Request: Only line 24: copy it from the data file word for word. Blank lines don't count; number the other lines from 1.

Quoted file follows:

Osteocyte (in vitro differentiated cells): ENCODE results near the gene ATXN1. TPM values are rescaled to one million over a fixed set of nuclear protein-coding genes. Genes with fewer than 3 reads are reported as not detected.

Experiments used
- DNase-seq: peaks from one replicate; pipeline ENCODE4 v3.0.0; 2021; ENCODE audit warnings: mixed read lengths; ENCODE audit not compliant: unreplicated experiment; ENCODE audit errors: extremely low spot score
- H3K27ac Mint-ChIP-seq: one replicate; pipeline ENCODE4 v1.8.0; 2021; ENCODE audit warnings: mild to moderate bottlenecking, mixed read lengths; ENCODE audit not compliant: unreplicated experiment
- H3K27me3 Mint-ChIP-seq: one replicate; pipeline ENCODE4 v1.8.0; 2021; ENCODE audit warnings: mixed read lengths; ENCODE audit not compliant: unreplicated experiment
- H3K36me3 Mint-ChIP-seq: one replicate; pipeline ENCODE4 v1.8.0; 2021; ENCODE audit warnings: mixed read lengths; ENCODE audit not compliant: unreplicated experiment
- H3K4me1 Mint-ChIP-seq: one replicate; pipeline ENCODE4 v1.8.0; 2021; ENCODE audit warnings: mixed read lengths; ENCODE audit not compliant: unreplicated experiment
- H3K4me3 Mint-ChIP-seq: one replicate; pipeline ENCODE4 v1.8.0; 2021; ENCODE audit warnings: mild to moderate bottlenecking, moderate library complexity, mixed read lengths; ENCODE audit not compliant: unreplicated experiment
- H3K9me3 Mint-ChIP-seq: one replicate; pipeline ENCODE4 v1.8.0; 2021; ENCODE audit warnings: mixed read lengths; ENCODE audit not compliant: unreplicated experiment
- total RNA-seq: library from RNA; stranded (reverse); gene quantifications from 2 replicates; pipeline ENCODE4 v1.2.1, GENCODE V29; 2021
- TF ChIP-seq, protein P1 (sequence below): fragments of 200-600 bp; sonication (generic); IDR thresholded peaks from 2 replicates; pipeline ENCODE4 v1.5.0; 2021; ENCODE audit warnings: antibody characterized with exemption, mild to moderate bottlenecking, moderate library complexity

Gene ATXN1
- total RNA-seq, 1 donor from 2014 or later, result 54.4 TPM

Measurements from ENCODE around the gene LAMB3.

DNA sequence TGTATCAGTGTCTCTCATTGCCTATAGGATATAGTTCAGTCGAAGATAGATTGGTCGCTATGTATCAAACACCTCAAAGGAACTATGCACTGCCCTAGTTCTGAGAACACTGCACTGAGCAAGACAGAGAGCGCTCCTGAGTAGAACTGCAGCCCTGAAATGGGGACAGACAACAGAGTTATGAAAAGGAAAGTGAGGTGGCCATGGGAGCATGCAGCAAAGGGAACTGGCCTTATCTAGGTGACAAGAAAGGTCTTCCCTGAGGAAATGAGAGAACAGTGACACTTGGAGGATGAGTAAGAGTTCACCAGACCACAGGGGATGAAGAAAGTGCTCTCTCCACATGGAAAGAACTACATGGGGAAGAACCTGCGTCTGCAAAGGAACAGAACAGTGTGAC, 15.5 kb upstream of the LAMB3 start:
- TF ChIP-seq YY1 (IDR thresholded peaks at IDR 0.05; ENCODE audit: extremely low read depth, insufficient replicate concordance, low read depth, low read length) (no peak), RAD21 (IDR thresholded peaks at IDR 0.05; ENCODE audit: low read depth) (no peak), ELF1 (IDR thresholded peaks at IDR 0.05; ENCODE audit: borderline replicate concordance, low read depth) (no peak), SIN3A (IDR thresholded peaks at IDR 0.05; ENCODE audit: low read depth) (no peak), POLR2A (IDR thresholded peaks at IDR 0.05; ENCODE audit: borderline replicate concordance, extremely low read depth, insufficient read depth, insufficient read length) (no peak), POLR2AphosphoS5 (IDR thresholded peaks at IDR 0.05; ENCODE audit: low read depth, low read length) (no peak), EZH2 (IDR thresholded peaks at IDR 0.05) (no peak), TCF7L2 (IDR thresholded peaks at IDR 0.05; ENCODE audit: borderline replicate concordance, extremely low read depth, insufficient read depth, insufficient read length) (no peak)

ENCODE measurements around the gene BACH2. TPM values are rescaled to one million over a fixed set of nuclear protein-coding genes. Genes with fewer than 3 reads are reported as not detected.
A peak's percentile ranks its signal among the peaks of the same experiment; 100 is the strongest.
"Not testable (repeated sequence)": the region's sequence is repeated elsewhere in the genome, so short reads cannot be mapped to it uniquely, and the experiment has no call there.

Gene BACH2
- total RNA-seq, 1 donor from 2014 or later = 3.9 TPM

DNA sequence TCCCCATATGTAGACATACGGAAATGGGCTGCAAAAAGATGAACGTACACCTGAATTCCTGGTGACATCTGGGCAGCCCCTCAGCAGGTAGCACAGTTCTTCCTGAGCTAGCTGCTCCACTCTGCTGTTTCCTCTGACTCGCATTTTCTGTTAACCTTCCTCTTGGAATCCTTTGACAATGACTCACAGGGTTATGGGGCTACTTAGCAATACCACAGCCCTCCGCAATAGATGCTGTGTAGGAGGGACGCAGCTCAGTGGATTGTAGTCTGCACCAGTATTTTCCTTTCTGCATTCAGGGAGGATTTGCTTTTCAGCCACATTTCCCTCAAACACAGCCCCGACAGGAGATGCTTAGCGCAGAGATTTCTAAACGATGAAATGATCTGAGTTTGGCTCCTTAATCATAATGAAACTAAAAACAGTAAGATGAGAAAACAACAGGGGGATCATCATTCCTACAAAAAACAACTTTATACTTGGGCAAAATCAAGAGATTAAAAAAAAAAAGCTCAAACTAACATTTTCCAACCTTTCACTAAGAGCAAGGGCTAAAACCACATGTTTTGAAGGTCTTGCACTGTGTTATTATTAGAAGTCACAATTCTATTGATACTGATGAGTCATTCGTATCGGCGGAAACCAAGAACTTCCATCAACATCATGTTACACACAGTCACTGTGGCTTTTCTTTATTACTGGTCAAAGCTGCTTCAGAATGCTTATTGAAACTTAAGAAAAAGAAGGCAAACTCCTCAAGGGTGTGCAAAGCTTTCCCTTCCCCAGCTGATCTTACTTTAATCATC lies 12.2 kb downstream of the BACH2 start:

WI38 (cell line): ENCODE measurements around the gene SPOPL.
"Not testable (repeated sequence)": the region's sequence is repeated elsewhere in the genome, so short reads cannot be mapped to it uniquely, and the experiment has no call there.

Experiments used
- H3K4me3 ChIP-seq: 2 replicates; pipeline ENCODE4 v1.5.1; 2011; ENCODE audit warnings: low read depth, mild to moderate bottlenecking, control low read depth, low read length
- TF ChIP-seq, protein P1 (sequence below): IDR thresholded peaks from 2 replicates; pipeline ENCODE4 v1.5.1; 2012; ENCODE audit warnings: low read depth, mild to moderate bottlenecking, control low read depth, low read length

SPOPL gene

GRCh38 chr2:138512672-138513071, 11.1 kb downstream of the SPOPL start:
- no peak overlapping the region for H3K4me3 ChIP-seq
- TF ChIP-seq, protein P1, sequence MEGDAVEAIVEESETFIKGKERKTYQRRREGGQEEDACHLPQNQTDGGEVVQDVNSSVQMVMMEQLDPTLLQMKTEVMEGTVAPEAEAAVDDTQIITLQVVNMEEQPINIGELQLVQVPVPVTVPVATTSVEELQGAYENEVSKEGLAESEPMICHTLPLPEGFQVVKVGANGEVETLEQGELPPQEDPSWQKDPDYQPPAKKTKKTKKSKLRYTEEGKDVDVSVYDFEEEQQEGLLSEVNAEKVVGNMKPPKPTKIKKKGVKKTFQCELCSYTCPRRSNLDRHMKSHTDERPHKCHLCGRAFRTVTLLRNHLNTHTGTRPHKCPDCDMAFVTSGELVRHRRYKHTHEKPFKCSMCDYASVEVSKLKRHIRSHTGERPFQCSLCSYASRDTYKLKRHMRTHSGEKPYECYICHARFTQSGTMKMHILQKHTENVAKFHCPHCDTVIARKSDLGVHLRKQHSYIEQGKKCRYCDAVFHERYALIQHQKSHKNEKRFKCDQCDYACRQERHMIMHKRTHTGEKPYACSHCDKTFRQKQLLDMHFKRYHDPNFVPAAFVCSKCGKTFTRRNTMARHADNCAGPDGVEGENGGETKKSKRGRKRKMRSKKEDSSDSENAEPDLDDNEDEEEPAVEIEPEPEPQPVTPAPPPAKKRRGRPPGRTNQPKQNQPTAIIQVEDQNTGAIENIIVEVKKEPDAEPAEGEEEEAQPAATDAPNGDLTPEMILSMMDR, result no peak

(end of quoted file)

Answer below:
"Not testable (repeated sequence)": the region's sequence is repeated elsewhere in the genome, so short reads cannot be mapped to it uniquely, and the experiment has no call there.